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New JobSeeker rules punish both unemployed and employers

Opinion

The Morrison Government’s stricter rules demanding five job searches a week not only affect the unemployed, but employers who will have to deal with millions more applications a month, argues Rachel Siewert.

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From April 1, more than 1.5 million people on Jobseeker and Youth Allowance will have to apply for 15 jobs each month. By early July this number will go up – to 20 jobs per month.

It’s pretty simple math: 1.5 million people by 15 jobs per month means that in the first month of ramping up mutual obligations, the Government expects the public and private sectors to be ready and able to administrate 22.5 million job applications.

That number goes up to 30 million – per month – once people have to apply for 20 jobs.

This is in a job market where, according to the latest ABS data, there are only 175,000 jobs currently available across Australia.

These figures also don’t even take into account the anticipated 250,000 people who are likely to lose their jobs when JobKeeper ends at the same time.

These requirements are not only meaningless when there are just not enough jobs, and depressing and stressful for JobSeekers, they are also a ridiculous level of bureaucracy for the public sector, businesses and small business owners to deal with.

But wait, there’s more! The Government said this week that they will “audit” some of these job applications to “spot people who are submitting non-genuine or deliberately poor-quality applications in order to meet job search targets”.

Yes, I have no doubt people are submitting applications for jobs they are unqualified for and they know they have no hope of getting, because they have to in order to not get suspended from their payment and there aren’t enough jobs there to apply for. This would make a very good script for an episode of Yes Minister.

Maybe the Government is aiming to make up the difference in the job market with auditors in their own Department.

How are they going to get access to the applications in the first place? What is the standard for a genuine application and what counts as a “deliberately poor-quality job application”, anyway?

We haven’t seen how these standards are going to be measured and enforced. This is not about actual outcomes; it’s just another avenue to brow-beat people on income support.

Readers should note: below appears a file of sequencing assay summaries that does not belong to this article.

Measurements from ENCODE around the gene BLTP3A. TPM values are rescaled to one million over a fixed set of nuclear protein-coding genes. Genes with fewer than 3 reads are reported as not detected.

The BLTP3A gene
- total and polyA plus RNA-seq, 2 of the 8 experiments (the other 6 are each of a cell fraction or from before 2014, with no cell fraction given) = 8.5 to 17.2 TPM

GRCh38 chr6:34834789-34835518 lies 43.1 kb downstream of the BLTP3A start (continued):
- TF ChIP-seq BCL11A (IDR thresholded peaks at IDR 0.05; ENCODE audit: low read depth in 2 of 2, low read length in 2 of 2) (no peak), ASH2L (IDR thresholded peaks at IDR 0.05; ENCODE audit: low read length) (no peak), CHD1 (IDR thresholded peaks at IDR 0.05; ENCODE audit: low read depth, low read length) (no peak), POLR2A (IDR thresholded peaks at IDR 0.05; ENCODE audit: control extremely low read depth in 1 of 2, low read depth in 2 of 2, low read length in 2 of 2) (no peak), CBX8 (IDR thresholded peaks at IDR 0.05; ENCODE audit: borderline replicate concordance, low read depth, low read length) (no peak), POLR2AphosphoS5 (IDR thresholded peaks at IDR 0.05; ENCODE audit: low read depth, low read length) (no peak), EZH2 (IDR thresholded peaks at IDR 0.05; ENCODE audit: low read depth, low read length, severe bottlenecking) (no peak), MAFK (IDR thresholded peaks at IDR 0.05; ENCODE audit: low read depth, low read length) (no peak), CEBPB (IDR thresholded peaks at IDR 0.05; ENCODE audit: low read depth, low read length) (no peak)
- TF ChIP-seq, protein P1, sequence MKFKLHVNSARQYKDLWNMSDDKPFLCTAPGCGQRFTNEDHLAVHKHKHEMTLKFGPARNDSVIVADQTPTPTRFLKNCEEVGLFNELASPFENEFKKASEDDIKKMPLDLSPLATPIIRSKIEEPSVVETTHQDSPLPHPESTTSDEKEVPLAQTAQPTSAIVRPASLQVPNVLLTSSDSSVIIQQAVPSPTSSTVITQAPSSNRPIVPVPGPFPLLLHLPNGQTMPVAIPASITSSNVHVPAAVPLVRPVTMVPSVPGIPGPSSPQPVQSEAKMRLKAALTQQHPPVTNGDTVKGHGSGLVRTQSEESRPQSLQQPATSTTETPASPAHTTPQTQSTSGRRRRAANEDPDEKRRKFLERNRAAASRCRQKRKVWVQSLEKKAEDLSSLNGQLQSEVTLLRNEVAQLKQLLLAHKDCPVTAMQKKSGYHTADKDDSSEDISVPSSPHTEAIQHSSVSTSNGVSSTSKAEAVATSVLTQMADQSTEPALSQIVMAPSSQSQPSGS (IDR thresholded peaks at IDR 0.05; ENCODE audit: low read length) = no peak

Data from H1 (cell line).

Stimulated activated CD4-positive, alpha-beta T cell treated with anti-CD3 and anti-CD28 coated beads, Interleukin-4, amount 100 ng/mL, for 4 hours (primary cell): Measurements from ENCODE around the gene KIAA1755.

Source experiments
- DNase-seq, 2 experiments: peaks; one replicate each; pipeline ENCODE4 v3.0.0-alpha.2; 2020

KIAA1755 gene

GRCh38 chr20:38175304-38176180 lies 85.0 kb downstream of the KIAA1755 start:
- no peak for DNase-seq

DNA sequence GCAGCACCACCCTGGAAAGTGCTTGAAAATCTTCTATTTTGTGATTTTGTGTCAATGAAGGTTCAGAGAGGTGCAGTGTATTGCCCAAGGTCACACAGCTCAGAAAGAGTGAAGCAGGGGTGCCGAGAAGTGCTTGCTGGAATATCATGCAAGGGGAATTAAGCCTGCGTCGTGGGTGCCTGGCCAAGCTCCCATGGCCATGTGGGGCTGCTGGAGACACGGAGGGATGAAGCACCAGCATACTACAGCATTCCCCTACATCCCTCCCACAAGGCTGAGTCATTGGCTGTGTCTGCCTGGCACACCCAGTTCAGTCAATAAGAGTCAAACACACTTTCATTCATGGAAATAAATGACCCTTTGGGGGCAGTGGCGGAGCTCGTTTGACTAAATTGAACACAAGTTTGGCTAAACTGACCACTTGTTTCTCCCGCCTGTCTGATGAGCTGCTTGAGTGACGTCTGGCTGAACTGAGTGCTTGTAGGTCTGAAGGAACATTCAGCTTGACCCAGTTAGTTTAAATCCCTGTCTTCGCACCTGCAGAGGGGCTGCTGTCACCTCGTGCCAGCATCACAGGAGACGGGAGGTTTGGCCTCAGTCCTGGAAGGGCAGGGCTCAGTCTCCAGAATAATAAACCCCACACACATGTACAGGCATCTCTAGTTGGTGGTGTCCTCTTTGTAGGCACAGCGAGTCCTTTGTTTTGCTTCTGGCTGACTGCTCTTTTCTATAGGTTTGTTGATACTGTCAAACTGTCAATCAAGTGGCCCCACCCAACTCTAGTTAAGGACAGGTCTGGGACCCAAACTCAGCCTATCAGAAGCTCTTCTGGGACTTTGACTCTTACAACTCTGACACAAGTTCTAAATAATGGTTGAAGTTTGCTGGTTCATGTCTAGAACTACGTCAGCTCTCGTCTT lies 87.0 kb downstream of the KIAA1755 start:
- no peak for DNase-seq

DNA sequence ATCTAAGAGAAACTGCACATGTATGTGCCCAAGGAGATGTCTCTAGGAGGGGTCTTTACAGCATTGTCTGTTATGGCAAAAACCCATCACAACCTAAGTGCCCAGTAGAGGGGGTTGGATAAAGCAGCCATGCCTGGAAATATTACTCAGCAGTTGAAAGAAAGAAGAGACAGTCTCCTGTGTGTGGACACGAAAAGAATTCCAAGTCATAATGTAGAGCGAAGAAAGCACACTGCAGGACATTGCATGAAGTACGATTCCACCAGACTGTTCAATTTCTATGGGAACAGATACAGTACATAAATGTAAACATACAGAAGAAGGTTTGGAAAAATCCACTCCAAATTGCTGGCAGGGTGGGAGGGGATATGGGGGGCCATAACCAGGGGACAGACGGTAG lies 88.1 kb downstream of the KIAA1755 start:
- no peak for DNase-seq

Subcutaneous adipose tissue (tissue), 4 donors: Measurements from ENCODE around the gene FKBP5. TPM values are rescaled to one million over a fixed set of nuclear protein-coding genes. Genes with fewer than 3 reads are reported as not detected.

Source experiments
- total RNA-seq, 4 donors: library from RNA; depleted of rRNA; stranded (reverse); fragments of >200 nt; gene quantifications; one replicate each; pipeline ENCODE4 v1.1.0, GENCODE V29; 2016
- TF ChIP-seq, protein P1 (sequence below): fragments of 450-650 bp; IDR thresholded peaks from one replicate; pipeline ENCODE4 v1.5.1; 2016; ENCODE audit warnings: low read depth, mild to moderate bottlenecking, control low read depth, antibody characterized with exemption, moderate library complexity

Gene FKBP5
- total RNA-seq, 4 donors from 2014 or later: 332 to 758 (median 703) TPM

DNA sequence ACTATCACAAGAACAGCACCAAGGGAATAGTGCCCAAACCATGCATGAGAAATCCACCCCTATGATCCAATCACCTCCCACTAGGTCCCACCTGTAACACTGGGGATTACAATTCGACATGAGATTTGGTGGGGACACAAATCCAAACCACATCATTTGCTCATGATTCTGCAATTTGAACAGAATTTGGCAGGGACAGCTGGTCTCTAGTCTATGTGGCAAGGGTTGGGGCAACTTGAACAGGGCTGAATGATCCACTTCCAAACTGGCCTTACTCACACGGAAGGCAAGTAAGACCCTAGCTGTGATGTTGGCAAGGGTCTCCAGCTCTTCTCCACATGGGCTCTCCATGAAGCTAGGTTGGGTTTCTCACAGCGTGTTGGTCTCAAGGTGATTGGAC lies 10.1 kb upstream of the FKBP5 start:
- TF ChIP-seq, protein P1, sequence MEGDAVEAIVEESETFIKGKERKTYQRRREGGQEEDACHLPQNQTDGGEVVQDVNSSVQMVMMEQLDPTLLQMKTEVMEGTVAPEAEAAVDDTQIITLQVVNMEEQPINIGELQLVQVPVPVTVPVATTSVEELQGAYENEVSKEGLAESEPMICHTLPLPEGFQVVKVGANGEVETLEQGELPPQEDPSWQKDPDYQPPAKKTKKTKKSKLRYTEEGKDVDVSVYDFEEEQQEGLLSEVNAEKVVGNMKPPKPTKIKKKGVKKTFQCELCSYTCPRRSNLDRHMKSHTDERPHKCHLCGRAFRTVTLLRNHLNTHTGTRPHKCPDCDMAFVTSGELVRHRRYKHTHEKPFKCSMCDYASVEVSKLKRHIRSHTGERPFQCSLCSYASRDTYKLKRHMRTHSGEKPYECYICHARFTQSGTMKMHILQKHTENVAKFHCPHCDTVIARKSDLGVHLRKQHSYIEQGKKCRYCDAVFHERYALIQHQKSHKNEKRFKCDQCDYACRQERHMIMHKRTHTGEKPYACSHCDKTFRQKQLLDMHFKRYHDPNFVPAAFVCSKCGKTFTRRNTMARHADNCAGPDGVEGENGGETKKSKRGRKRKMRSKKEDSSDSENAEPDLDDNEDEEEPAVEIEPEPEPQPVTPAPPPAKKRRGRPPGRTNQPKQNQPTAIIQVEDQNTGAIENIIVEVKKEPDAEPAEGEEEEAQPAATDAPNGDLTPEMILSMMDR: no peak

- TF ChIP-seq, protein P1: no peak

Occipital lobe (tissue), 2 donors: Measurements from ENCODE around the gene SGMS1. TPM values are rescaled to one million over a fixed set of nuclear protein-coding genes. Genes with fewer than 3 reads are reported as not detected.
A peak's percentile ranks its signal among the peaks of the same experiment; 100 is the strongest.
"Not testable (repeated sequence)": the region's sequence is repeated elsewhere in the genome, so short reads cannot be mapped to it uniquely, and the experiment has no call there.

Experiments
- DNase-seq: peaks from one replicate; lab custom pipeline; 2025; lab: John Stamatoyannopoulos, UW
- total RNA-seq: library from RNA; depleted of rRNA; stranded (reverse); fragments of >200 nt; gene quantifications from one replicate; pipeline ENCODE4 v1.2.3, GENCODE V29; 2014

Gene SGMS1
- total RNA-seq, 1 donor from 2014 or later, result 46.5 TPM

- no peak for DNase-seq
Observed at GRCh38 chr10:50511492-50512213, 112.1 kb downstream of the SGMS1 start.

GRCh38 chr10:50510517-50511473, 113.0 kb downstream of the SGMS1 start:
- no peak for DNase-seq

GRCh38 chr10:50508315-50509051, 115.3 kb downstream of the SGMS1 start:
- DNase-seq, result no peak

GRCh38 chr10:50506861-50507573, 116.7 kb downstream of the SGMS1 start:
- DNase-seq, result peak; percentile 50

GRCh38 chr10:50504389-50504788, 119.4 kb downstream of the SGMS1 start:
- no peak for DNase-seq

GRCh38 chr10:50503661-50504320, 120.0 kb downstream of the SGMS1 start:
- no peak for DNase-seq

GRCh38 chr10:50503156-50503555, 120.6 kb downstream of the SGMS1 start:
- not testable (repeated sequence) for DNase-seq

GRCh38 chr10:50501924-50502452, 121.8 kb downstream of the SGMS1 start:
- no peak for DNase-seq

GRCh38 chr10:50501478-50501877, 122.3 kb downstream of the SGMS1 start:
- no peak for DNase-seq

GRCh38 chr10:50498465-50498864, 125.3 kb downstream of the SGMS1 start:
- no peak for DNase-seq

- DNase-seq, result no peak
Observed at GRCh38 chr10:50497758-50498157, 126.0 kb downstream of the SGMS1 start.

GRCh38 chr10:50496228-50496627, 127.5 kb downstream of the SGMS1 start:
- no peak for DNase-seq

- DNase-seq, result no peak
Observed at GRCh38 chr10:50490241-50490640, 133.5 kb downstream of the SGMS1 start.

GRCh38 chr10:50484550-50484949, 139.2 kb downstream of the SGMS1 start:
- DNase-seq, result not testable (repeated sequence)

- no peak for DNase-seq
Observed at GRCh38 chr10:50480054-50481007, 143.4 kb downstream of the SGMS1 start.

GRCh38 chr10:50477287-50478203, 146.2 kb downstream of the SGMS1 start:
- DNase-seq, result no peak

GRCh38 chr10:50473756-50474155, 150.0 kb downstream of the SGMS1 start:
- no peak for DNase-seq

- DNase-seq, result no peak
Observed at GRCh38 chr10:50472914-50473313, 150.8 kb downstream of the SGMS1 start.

Is it even worth asking whether the Government consulted with the business community on how they will handle a sudden influx of millions of job applications each month?

There is no limit to this Government’s laundry list of ways to make people on income support lives a living hell. From the same Government who brought us robodebt and the demerit points system that leaves people in constant fear of losing their income support, they bring “DobSeeker” – a new hotline for employers to dob in people who apparently refuse to take a job they’ve been offered.

Not only has this the potential to abuses of power that will hurt the most vulnerable in our community, there is actually no evidence to support the anecdotal claims of so-called “job-snobs” and people refusing to take work.

The Prime Minister and others in Government have so much to say about people on income support, but not a lot to say about job providers and exploitative employers. While there is apparently no stigma attached to corporations increasing their profits and paying dividends through taking advantage of the JobKeeper scheme.

The Job Provider system is already rife with bullying, harassment, of people being ignored or treated very poorly by their job providers and now the Government is empowering employers with the means to further intimidate and bully job seekers.

The Senate inquiry into Jobactive found that the system was not fit-for-purpose – including that providers are required to focus on enforcing compliance rather than on assisting people into fulfilling employment pathways.

I have been overwhelmed with complaints about employment programs and providers who are being paid a lot of money to help people to find work.

The formal complaints process for the Jobactive system is so poor, and opaque, the only way that most people can get an outcome is by going to a Member of Parliament’s office.

For many years my office has done what it can to help people who have been bullied, harassed, ignored or treated very poorly by their providers. This has only increased since March last year.

The presumption of innocence is a very specific term that applies to the legal sector but which has been thrown around a lot recently. There is no due process or presumption of innocence when it comes to people on income support.

Income support is where vulnerable people seem to be presumed guilty for even accessing income support, where the Government can spend millions pursuing an illegal robodebt scheme with next to no consequences and where job providers can bully and harass vulnerable people whilst keeping their huge contracts.

JobSeekers are punished while providers and Ministers are let off the hook.

Rachel Siewert is a Greens senator

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